On this blog we’ve explored the laws related to service animals and how the ADA’s regulations extend their use far past traditional notions of “seeing eye dogs.” In Wisconsin (admit it, you assumed this blog post was going to have an Aussie connection), a woman is treading new territory by seeking legal recognition to use a kangaroo as a therapy animal. The woman, Diana Moyer, owns several kangaroos and also has a doctor’s note stating that one of the kangaroos—Jimmy—is a therapy animal to assist her in dealing with cancer treatment and depression.
In no way would we ever mock or minimize Ms. Moyer’s medical conditions. Unquestionably, however, her situation raises a number of ADA-related legal issues. First, the ADA does not recognize therapy or companion animals, but rather only service animals that are trained to assist a disabled person. Although this can certainly include mental disabilities, the definition does not extend to animals that provide comfort or emotional support. The ADA also defines service animals to include only dogs and miniature horses. Currently, a vote by the Beaver Dam, Wisconsin City Council is set for June 15, 2015 on an ordinance to allow only ADA approved service animals into restaurants and other public establishments. The City has stated that these restrictions are necessary for resident safety. An adult red kangaroo can grow to over five feet in height and can weigh over one hundred and ninety pounds. They can also leap distances of nearly thirty feet.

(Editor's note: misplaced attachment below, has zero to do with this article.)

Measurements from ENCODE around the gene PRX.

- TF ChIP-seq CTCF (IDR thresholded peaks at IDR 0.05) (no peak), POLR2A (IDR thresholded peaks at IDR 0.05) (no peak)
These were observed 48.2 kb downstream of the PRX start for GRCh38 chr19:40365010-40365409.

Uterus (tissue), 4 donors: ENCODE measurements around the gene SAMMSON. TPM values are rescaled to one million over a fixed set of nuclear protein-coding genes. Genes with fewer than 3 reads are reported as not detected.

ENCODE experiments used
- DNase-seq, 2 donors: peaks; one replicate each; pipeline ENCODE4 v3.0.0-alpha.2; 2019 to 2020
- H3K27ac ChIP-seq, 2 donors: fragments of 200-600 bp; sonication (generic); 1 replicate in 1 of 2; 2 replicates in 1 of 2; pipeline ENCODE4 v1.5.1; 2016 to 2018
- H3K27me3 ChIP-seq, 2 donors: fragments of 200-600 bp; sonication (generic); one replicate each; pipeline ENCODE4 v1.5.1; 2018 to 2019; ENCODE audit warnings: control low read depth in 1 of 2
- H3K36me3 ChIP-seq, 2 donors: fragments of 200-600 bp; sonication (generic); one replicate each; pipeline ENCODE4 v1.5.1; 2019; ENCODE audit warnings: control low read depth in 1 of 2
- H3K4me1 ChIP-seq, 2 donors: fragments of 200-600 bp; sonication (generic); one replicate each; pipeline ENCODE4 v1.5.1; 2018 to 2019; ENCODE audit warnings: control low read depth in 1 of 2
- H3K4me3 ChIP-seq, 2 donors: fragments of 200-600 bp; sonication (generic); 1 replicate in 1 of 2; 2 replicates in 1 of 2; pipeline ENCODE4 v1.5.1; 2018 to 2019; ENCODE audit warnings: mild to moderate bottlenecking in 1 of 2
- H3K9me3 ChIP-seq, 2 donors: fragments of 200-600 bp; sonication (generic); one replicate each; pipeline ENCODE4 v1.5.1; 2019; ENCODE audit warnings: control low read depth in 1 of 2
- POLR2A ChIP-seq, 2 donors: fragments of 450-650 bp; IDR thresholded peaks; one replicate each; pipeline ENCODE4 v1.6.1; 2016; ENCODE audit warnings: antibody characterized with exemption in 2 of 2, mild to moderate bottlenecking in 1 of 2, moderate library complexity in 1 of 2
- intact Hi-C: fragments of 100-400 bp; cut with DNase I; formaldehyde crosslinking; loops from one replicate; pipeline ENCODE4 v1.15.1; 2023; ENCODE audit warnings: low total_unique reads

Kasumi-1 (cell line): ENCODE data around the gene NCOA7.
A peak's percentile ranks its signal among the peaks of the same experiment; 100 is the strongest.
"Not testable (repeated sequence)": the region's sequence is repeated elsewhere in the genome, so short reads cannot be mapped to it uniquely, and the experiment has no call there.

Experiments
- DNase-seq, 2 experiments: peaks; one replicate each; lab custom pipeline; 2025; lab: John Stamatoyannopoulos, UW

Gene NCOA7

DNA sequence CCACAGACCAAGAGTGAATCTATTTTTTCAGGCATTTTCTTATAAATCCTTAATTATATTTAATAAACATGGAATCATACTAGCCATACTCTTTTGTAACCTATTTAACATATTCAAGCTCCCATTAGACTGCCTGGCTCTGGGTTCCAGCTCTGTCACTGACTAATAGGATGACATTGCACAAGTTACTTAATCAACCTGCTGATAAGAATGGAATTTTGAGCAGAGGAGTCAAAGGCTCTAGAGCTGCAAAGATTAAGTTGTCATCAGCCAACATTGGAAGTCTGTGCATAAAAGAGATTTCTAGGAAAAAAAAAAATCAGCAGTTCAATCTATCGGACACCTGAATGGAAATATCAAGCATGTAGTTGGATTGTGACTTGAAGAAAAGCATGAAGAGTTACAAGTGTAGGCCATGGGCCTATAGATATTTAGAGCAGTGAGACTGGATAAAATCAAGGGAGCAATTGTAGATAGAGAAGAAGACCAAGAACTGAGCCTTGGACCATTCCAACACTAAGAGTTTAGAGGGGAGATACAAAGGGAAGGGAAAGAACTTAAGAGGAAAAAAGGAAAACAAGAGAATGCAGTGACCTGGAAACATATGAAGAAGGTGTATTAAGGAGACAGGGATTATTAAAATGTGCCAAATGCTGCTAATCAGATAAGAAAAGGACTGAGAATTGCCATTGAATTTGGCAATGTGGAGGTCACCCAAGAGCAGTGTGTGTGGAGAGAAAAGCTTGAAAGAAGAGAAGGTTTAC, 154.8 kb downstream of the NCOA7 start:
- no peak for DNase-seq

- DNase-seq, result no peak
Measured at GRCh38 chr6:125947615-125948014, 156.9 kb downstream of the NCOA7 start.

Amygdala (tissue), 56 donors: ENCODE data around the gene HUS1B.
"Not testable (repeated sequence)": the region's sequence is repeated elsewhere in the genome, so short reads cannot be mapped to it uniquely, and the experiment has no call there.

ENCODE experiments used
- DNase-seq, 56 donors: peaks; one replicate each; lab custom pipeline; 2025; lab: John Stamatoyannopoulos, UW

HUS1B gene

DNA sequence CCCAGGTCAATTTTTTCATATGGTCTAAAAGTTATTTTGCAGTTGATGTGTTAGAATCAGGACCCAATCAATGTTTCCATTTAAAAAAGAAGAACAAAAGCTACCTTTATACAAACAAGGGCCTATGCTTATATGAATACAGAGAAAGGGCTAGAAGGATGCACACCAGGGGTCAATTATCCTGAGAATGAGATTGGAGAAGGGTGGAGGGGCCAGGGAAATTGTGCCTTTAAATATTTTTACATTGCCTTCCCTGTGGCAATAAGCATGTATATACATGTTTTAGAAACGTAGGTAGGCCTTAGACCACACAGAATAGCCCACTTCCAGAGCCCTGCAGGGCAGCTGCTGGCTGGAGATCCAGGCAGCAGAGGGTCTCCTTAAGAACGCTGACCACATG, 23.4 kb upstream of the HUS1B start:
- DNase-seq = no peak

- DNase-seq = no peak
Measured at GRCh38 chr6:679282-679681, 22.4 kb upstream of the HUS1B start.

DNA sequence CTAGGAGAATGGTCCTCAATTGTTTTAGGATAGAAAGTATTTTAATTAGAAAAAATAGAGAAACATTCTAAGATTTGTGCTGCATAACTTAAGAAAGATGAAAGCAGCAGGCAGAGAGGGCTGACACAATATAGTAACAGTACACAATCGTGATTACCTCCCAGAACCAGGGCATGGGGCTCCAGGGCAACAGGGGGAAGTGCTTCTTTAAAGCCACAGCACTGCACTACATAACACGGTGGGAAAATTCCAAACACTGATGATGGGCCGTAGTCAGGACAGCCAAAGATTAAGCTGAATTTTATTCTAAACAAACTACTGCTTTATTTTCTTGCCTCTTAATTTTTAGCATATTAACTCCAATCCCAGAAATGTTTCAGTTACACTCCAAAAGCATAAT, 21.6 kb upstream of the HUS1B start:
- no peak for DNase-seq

If you own or manage a business, it is admittedly unlikely that a kangaroo will walk (hop?) through your door. Nevertheless, it is important to make sure employees are trained to deal with issues that arise when a patron brings in a service animal. Some states and localities also have their own regulations and laws that explicitly allow for comfort or therapy animals, or go beyond the limitations in the ADA on the type of service animals (helper monkeys come to mind) that are allowed in establishments that serve the public. Making sure your employees and managers have proper training and direction for addressing issues involving service animals is an important step for avoiding not only unhappy customers, but also ADA complaints and lawsuits.